Bex Fahey
I ended up pretty disappointed with this book. It is much more a ghost story than it is a vampire story. That concept in and of itself doesn't bother me, but I think it could have been developed differently and made a much better standalone book instead of forcing it into the Vampire Chronicles. I think that Anne Rice really cheated herself and the reader on this account.

The story of Quinn's transformation into a vampire is so completely incidental and unrelated to the main story that it makes i
I have been trying to gradually eek out reading the vampire chronicles as Anne Rice is my favourite author and the Vampire Chronicles is where it all began for me so every book closer to the end I get the more mixed my emotions are...

And so it was with great consideration I began to read the second to last book, Blackwood Farm.

What a great story teller Anne Rice is! I was gripped from the moment I picked the book up and was able to envisage each scene as it developed.

An interesting story which c
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I loved this book. It's one of my favorite Ann Rice books, and it's my favorite vampire/witches/werewolf/mummy/body thief book.

It's a complicated story full of rich characters that have a certain weirdness to them (actually beyond weird). The author tends to 'take' the characters to the 'edge' and often beyond. That tendency fills the book with uncomfortable situations and psycho/social moments that go well beyond the normal zone. Tortured characters are what make this book terrific. The main c
Justin Longino
I loved this book. Once again i am completely hooked by Anne Rice. The history on armand and marius was great but i felt almost too much. i appreciate the history of the character's. I usually love this for a series. In this circumstance, i love the brisk and in depth story.

Blackwood Farm introduced Tarquin Blackwood, the prodigy son. Tarquin can see spirits and has a doppelganger himself. The story advances as Quinn life grows and grows. He feels the typical guilt of who do i love and why do i
Having long been an Anne Rice fan I have to say next to the Witching Hour I think this is my next favorite book by her. I even named my son after the main character, Quinn.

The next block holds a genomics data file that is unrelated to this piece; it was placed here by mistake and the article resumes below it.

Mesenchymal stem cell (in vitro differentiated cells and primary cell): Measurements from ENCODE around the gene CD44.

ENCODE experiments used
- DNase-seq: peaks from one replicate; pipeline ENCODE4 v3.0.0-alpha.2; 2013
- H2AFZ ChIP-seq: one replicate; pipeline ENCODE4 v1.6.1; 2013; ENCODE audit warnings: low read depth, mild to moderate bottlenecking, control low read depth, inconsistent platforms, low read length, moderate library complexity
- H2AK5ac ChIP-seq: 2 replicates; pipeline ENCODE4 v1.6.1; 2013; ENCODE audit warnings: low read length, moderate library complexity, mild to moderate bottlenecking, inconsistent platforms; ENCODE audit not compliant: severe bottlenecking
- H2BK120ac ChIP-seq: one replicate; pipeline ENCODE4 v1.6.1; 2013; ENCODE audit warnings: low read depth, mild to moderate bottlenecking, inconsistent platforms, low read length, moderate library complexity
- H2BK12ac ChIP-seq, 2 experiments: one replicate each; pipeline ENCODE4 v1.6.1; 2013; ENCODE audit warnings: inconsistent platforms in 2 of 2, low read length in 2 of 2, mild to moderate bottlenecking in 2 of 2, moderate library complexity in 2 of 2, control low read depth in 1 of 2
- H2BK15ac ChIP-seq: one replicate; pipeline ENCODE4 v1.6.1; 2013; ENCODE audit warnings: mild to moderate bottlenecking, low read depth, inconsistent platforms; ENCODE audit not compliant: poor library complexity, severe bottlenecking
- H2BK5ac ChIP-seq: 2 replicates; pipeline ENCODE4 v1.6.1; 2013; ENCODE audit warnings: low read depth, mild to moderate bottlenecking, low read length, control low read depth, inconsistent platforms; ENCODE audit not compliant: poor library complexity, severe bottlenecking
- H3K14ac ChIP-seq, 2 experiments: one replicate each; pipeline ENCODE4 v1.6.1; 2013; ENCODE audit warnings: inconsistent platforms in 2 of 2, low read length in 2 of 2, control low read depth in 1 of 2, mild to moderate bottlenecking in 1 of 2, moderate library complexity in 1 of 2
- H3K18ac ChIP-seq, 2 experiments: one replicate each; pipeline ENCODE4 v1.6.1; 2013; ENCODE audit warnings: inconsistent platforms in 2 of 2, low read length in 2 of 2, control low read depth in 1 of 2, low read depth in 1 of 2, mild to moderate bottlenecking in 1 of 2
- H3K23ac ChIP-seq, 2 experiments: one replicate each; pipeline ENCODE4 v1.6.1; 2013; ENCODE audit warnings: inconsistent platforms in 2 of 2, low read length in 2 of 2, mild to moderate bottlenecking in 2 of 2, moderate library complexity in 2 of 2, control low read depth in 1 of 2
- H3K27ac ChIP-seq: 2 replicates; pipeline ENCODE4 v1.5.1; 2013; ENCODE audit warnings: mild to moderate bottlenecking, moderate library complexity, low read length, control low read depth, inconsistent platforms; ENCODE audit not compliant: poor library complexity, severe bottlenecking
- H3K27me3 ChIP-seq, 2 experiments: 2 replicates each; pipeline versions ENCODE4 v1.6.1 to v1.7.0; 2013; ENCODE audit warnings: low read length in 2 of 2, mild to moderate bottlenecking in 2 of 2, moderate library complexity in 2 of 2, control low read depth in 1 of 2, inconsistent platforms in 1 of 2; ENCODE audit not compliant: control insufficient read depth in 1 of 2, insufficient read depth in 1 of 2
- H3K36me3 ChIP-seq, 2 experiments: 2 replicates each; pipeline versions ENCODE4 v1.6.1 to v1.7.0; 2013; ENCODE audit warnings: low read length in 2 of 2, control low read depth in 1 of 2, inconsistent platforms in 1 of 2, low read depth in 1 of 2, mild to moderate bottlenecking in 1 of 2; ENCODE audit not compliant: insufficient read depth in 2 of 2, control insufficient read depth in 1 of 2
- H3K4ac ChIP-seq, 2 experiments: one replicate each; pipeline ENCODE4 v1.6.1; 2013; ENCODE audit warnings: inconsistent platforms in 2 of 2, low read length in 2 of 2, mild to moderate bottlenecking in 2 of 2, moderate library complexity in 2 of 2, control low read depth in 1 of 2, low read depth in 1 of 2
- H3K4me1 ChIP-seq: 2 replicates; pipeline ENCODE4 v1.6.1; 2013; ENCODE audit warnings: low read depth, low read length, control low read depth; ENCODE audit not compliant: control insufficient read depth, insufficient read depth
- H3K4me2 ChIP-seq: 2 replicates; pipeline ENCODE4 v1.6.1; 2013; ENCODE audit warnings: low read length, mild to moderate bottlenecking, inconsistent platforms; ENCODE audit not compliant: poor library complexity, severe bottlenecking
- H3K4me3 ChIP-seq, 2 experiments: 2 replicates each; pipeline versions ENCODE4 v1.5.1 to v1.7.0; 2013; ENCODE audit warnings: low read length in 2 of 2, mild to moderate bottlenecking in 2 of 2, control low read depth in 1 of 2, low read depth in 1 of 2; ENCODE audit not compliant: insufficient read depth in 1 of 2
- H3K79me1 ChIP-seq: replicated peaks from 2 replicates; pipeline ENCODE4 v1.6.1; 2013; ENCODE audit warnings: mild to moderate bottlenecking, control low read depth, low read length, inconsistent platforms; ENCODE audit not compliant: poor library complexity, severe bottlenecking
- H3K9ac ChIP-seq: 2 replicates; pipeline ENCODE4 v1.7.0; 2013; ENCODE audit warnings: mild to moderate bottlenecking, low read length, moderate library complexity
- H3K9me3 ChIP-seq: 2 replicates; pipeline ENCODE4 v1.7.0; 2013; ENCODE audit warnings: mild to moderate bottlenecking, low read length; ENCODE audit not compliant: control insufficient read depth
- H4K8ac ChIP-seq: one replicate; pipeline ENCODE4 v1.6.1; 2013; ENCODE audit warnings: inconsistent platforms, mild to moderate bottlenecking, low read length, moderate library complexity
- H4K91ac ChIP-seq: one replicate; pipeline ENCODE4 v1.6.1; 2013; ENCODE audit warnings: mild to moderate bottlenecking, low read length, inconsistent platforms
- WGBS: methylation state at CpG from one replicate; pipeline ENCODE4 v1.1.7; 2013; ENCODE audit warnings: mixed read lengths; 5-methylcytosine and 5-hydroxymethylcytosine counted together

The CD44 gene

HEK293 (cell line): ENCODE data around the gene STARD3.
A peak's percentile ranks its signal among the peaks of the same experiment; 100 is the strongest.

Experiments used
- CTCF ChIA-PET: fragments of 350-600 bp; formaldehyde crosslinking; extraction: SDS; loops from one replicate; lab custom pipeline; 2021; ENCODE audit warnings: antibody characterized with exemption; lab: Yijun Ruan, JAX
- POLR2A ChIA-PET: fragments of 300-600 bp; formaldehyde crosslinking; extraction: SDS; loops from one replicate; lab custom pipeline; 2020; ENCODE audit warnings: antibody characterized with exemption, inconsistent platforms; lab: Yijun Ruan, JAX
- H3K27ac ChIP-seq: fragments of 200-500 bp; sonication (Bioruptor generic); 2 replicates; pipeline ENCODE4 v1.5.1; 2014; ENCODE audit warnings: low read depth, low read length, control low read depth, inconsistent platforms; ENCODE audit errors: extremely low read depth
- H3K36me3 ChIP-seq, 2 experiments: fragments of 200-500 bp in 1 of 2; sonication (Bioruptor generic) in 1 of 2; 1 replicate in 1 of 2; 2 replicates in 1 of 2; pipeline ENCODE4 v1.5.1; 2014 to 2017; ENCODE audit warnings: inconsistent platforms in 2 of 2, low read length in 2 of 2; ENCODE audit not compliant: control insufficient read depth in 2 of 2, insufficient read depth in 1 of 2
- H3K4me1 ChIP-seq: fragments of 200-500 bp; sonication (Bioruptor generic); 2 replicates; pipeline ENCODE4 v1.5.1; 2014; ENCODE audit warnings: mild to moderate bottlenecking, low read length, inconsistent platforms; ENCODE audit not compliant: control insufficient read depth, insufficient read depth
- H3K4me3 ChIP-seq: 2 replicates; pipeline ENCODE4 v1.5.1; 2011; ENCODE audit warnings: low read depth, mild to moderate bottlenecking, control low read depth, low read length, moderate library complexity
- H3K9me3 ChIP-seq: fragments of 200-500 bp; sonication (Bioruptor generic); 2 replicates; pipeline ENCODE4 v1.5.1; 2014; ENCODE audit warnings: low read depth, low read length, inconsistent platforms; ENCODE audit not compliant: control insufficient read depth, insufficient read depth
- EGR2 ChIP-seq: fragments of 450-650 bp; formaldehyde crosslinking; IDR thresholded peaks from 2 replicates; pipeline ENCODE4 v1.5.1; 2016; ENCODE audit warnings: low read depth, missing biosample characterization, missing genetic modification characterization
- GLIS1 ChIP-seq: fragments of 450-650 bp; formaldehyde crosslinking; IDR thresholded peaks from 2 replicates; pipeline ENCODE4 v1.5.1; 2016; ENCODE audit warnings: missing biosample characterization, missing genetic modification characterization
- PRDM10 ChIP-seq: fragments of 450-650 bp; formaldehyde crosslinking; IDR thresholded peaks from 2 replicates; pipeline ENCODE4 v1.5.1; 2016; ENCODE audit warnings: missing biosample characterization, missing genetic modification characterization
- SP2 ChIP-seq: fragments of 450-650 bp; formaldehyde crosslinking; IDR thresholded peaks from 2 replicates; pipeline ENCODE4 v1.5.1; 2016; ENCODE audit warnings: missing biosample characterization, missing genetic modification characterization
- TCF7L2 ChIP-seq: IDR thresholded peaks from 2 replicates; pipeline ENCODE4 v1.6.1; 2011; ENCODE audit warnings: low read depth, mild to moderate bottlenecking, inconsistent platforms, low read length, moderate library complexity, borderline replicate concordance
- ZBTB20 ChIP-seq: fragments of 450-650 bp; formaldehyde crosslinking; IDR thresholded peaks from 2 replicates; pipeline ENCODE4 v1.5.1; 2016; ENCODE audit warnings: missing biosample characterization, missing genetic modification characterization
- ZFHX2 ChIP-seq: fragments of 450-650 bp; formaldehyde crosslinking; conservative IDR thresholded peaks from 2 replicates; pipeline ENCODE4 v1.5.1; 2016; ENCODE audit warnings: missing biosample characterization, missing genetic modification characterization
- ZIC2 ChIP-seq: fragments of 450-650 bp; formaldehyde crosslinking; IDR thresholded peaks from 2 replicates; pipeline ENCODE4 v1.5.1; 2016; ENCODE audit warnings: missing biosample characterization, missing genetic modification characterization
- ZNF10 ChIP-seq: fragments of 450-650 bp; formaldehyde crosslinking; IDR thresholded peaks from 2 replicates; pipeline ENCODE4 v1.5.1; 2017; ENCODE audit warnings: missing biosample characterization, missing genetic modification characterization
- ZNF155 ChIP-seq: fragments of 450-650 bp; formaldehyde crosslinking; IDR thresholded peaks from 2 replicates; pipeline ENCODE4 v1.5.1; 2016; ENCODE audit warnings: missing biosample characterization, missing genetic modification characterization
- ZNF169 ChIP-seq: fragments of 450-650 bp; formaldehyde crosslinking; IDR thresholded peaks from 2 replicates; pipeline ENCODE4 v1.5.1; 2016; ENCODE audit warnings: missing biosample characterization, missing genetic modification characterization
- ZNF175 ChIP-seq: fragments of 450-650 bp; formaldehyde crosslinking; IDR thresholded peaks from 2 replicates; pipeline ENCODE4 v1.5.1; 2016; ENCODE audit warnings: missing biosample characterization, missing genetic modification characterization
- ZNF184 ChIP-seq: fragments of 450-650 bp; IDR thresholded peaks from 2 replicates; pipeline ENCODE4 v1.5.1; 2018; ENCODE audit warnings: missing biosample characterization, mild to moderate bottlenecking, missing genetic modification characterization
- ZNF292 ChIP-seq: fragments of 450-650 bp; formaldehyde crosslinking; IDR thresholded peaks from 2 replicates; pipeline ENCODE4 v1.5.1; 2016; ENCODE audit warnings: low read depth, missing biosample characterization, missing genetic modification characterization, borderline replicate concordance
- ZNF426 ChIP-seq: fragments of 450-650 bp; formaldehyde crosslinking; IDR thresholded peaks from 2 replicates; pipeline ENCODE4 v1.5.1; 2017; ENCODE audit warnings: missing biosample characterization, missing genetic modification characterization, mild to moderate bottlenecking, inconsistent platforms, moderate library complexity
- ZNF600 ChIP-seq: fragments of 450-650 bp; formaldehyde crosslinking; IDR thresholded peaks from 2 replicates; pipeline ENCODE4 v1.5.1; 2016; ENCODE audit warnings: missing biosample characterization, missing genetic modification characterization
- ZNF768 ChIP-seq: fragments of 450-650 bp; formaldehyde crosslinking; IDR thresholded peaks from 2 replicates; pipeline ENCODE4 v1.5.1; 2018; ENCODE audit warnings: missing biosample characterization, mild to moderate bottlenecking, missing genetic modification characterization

I love to fall into the worlds she creates and she has managed to bring the spirit world, vampires and witches together.

Surprisingly as much as I love vampires, her vampire series is not my favorite which is why maybe I enjoyed this one a little more than most people.
Very good. Quinn is a "new" vampire with a fascinating family history. Despite the main character, and the appearance of Lestat, the book actually shares more in common with the Mayfair Witches story. A companion spirit named Goblin plays a key role. I read this after I had sort of "lost interest" in Anne Rice. I was actually a bit surprised at how much I enjoyed it. More like her earlier books, in my opinion.
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Anne Rice (born Howard Allen Frances O'Brien) is a best-selling American author of gothic, supernatural, historical, erotica, and later religious themed books. Best known for The Vampire Chronicles, her prevailing thematical focus is on love, death, immortality, existentialism, and the human condition. She was married to poet Stan Rice for 41 years until his death in 2002. Her books have sold near ...more
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Other Books in the Series

The Vampire Chronicles (1 - 10 of 12 books)
  • Interview with the Vampire (The Vampire Chronicles, #1)
  • The Vampire Lestat (The Vampire Chronicles, #2)
  • The Queen of the Damned (The Vampire Chronicles, #3)
  • The Tale of the Body Thief (The Vampire Chronicles, #4)
  • Memnoch the Devil (The Vampire Chronicles, #5)
  • The Vampire Armand (The Vampire Chronicles, #6)
  • Merrick (The Vampire Chronicles #7)
  • Blood And Gold (The Vampire Chronicles, #8)
  • Blood Canticle (The Vampire Chronicles, #10)
  • Prince Lestat (The Vampire Chronicles #11)
Interview with the Vampire (The Vampire Chronicles, #1) The Vampire Lestat (The Vampire Chronicles, #2) The Queen of the Damned (The Vampire Chronicles, #3) The Witching Hour (Lives of the Mayfair Witches, #1) The Tale of the Body Thief (The Vampire Chronicles, #4)

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“And books, they offer one hope -- that a whole universe might open up from between the covers, and falling into that universe, one is saved.” 176 likes
“But you love books, then,” Aunt Queen was saying. I had to listen.

“Oh, yes,” Lestat said. “Sometimes they are the only thing that keeps me alive.”

“What a strange thing to say at your age,” she laughed.

“No, but one can feel desperate at any age, don’t you think? The young are eternally desperate,” he said frankly. “And books, they offer one hope —- that a whole universe might open up from between the covers, and falling into that new universe, one is saved.”